Government’s £68m boost for artificial intelligence

Manchester University

More than £68m of investment from the Industrial Strategy Challenge Fund for robotics and artificial intelligence projects aimed at improving safety in extreme environments has been announced by the Government.

This investment will develop robots and artificial intelligence able to take on jobs in the freezing depths of the North Sea, dealing with extreme environments in the process of nuclear energy production, the hostile vacuum of space, and heat of deep mining.

In her keynote speech to the Innovate UK Conference in Birmingham, Climate Change and Industry Minister Claire Perry set out how British experts and innovators are leading the world in this new sector, receiving support from the Industrial Strategy Challenge Fund.

The Government is working with business and academia in order to encourage investment in robotics and artificial intelligence – a priority area of the Industrial Strategy.

Almost £45m will be used to set up four new research hubs based at the University of Manchester, University of Birmingham, University of Surrey and Heriot-Watt University in Edinburgh.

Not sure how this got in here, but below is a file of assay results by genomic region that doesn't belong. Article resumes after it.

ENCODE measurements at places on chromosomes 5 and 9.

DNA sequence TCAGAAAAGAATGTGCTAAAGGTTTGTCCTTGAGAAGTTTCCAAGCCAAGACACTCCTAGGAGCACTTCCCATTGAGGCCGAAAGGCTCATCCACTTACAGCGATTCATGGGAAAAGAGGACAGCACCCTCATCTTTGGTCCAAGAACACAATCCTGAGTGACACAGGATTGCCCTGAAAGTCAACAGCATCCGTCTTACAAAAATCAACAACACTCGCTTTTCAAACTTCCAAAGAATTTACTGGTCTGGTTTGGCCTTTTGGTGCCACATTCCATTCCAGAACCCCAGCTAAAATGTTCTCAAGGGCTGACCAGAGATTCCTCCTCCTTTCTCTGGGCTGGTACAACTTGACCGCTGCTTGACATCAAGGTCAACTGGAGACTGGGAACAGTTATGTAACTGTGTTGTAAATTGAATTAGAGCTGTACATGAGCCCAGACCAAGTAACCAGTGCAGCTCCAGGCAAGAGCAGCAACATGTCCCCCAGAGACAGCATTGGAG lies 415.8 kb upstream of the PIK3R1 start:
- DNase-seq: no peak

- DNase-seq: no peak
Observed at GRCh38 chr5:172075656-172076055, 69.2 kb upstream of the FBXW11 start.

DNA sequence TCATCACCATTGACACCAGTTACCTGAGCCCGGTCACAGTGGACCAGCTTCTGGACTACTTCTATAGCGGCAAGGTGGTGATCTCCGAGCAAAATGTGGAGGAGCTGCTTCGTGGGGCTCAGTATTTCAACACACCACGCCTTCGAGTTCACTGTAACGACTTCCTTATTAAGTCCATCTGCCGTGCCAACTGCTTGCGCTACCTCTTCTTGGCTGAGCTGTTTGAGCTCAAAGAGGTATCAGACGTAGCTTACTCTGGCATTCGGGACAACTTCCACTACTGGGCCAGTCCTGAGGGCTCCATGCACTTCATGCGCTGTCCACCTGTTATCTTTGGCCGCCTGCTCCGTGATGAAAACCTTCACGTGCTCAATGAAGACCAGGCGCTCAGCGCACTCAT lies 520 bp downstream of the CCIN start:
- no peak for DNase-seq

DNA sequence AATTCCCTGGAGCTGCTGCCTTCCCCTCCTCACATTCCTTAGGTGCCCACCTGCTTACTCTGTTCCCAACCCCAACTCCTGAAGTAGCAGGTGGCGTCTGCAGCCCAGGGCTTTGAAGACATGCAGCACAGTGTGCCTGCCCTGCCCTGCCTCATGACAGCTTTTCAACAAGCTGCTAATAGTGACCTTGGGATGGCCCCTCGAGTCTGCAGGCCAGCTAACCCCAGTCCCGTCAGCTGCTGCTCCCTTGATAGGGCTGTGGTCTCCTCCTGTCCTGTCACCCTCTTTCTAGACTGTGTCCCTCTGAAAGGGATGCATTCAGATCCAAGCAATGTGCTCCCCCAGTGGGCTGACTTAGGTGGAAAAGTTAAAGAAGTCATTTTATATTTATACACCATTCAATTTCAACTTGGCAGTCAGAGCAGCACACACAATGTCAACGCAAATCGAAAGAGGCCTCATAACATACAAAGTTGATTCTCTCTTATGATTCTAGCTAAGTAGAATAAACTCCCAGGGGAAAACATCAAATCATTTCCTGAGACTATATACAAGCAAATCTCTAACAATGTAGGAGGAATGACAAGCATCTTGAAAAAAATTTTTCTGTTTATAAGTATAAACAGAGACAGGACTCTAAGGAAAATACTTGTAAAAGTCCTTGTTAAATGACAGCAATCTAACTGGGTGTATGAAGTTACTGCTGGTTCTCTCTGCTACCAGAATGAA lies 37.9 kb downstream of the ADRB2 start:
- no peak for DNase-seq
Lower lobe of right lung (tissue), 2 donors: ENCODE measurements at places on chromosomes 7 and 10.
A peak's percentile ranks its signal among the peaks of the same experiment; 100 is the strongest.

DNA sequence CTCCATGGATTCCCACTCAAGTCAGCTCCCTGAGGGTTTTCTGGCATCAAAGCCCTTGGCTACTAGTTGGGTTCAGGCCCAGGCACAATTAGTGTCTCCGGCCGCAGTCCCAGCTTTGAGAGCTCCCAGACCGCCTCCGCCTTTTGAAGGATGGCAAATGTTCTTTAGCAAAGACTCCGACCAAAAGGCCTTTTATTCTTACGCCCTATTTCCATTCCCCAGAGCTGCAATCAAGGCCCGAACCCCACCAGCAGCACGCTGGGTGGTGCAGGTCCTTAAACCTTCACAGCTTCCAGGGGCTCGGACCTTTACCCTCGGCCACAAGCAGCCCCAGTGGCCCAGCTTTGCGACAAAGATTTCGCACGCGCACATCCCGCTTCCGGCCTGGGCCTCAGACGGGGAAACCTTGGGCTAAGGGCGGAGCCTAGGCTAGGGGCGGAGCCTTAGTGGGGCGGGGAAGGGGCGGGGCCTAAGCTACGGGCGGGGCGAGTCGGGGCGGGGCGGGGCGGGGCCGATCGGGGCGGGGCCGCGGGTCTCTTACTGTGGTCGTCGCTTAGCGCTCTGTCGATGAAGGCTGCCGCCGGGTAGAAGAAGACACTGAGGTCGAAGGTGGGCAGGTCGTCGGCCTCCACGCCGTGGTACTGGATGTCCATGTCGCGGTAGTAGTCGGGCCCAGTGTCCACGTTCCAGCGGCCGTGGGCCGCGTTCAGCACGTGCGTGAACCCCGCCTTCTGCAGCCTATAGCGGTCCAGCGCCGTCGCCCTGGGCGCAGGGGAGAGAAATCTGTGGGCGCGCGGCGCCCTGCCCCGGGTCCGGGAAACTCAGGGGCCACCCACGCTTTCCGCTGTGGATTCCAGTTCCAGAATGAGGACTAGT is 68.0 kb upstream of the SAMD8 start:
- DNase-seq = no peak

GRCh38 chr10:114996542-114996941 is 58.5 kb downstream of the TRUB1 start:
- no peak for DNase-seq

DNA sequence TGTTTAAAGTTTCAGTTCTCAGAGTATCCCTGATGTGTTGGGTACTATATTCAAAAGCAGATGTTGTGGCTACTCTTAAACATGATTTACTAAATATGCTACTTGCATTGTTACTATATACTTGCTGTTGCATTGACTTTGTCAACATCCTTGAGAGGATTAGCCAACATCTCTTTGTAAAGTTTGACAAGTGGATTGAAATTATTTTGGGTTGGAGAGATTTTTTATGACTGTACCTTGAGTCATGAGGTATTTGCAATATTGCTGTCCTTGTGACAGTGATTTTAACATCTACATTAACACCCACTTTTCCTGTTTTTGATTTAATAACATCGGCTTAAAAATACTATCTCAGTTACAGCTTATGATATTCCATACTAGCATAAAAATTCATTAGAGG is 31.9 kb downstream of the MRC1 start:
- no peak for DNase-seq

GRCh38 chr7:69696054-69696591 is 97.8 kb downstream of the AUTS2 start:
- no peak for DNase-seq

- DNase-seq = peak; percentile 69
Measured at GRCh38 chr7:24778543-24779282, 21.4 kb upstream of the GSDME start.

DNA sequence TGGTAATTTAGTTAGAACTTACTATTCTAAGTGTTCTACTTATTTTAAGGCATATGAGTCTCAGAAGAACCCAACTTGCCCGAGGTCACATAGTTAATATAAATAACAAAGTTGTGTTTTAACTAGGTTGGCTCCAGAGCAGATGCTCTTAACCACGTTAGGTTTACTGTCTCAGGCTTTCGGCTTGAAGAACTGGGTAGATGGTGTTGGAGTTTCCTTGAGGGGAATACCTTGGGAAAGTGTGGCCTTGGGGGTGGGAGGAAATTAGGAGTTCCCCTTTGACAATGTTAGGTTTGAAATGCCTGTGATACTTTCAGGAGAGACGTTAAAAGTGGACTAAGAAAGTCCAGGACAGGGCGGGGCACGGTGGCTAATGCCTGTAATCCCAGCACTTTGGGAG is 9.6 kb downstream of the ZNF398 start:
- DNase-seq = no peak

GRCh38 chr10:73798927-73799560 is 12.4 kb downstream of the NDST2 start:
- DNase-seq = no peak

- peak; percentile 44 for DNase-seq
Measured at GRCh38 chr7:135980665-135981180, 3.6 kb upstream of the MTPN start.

The centres of excellence, managed by the Engineering and Physical Sciences Research Council (EPSRC), will be responsible for developing robotic technology to enable safer working environments in space and deep mining and the hazardous and harsh environments of nuclear energy and off-shore wind.

As well as receiving government investment, the four hubs will be supported by £52 million of industry support from commercial and international partners, and UK Space Agency is co-funding the University of Surrey hub.

Perry said: “Britain leads the world in innovation and technology and through the Industrial Strategy Challenge Fund, we are making the funding available to projects in robotics and artificial intelligence with applications in clean renewable energy generation to ensure the UK is the place new technology is nurtured.

“Next week, I will be at the COP23 conference in Germany, and it will be abundantly clear there that, if we want to truly make a difference to our climate as well as take advantage of the economic opportunities of our transition to a low carbon economy, it will come down to continued innovation.”

The announcements follow the publication of the industry-led Made Smarter review, which predicted Britain’s manufacturing sector could unlock more than £450bn over the next decade and create thousands of jobs if it successfully embraced digitisation, robotics and artificial intelligence.

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